That began a series of power gyrations as the Ohio-Michigan
electric grid system tried but failed for more than an hour to
And then the blackout began.
It first hit Lansing, Mich., at 4:09:02 p.m., at two General
Motors plants there.
That was the first indication of major trouble, according to the
FBI and a private industry log of power grid incidents obtained by
"Once that disturbance occurred, shortly after that, about four
seconds after that, we saw another disturbance of similar magnitude
in nearby locations and then we started seeing ripple effect," said
Deepak Divan, CEO of Softswitching Technologies.
Four seconds later, at 4:09:06, the power crash skipped to
suburban Cleveland, skipping along the interconnected Ohio-Michigan
A second major outage was registered at another GM plant, in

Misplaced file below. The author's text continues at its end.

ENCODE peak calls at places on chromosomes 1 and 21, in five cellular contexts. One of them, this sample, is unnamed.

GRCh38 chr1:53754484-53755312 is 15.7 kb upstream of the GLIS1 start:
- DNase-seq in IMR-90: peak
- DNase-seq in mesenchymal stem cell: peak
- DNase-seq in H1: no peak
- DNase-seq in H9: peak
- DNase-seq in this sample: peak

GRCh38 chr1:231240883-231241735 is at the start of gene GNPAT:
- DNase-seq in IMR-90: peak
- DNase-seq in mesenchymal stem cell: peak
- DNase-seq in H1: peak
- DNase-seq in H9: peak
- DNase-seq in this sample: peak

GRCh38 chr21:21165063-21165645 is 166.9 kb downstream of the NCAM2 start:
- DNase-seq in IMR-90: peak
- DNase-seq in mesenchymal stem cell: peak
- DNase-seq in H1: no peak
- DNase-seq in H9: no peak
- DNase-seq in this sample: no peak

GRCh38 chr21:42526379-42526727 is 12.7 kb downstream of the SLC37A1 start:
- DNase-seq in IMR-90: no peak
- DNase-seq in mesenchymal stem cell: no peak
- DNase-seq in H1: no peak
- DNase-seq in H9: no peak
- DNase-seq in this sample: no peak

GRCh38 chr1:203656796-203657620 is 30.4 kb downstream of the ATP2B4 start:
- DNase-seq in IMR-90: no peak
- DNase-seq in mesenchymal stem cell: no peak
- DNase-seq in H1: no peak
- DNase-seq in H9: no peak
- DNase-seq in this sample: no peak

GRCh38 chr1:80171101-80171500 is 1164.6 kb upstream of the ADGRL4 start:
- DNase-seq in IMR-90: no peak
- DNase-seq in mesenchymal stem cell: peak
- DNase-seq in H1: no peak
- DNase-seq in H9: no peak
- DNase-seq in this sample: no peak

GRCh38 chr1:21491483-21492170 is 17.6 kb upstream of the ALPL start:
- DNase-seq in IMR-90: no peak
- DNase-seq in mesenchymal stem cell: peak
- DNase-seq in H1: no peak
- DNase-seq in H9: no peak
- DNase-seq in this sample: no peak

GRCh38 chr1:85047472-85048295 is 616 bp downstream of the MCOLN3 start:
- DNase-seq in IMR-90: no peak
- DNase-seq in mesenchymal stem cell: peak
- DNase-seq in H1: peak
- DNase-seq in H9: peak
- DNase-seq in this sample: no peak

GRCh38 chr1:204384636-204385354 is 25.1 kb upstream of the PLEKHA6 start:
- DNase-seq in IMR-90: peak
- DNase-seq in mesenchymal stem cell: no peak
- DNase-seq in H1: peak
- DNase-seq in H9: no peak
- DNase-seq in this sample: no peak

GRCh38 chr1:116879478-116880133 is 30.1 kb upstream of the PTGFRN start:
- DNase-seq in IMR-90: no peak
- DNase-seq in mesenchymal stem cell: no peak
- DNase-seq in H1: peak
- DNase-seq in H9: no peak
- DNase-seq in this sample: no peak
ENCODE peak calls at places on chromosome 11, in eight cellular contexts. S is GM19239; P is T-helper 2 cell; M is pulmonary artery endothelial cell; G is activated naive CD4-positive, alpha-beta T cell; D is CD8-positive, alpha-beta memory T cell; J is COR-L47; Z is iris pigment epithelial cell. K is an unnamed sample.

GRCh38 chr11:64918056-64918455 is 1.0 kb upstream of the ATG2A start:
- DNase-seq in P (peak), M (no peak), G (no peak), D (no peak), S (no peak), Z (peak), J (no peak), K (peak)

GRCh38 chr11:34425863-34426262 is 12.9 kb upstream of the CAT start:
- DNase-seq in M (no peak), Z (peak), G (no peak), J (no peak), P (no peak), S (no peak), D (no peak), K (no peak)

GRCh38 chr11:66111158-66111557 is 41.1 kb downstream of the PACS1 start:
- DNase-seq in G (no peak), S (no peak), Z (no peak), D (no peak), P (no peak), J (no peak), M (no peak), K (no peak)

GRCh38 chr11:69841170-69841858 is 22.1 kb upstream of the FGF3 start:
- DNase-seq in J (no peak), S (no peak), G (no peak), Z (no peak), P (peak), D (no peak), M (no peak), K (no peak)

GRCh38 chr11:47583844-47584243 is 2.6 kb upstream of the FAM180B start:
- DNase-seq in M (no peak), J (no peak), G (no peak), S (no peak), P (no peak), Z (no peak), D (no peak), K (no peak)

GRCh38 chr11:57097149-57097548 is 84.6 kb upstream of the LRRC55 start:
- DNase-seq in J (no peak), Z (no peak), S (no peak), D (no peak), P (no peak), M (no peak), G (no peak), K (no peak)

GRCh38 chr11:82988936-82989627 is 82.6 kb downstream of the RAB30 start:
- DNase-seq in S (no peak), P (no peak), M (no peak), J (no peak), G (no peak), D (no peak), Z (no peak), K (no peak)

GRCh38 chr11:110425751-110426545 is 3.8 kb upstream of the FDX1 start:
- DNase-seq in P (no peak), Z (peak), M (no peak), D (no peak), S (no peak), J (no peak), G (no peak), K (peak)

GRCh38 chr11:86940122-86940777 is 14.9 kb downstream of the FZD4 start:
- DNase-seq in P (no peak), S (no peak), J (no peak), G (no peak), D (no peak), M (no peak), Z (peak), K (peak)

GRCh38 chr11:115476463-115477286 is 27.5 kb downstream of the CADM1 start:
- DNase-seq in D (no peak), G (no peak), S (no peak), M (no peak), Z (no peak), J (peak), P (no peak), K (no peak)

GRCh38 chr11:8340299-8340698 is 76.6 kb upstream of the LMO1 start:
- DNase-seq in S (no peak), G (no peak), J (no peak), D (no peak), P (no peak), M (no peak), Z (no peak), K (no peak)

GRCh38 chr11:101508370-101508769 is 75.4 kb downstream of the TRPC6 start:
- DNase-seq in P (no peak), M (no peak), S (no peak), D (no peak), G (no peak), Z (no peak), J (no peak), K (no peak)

Parma, Ohio, the pivotal point in the blackout, according to FBI
Spread Too Far
The Ohio power company failed to separate from the national
electric grid, as it was supposed to and as Michigan did. Thus the
cascade of problems was sent on to New York.
"The system is designed to isolate itself to protect that area,
to have the area go down and have the rest of the system survive.
And instead it spread further and longer than it should have," said
Michehl R. Gent, president and CEO of the North American Electric
A spokesman for the Ohio power company, FirstEnergy Corp., said
it had followed all proper procedures but would not comment
specifically on whether it had triggered the huge blackout by
failing to separate.
"If they had separated you might have seen a region in Ohio area
that would have been without power, but you would not have seen it
in almost a national scale, as we did," Divan said.